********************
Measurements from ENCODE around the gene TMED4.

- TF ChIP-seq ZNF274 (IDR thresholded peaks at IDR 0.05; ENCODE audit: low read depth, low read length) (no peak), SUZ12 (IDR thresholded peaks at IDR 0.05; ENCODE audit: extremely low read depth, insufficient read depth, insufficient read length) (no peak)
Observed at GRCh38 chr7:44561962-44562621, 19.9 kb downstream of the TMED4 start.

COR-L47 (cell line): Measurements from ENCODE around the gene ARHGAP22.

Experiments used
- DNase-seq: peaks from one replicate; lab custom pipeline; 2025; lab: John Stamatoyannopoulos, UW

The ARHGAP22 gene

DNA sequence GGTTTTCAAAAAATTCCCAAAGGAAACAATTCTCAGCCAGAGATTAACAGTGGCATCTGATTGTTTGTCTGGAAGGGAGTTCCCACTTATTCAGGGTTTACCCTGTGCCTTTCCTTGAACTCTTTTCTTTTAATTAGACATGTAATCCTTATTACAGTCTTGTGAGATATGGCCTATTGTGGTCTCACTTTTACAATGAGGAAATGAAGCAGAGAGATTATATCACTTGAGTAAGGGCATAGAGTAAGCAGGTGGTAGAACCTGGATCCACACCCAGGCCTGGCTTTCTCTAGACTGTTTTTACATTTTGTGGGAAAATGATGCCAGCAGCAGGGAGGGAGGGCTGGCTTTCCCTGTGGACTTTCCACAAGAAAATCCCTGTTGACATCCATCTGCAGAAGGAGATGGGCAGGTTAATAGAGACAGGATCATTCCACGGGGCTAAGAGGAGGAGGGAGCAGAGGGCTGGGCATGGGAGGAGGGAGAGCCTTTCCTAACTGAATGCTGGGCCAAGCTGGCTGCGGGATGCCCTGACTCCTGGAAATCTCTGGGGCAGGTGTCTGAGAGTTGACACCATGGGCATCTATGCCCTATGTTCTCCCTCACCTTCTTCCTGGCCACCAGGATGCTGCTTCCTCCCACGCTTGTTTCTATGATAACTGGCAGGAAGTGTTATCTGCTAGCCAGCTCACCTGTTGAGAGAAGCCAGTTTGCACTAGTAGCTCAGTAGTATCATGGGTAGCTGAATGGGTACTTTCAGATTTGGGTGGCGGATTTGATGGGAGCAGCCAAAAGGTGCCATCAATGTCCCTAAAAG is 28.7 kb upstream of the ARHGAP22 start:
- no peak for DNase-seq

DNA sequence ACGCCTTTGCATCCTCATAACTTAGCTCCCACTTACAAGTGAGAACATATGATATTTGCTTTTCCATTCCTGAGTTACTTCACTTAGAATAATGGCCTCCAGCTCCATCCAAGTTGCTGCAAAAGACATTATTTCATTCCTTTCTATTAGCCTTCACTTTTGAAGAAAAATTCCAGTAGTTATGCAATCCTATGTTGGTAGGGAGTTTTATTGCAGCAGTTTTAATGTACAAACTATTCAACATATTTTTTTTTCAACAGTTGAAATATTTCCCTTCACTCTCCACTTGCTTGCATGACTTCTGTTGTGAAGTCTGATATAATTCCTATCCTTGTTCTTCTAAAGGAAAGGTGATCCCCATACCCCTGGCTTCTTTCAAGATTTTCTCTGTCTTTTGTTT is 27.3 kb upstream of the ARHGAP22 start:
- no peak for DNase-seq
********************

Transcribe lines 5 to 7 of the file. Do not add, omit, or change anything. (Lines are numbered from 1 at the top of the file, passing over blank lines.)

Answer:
Experiments used
- DNase-seq: peaks from one replicate; lab custom pipeline; 2025; lab: John Stamatoyannopoulos, UW

The ARHGAP22 gene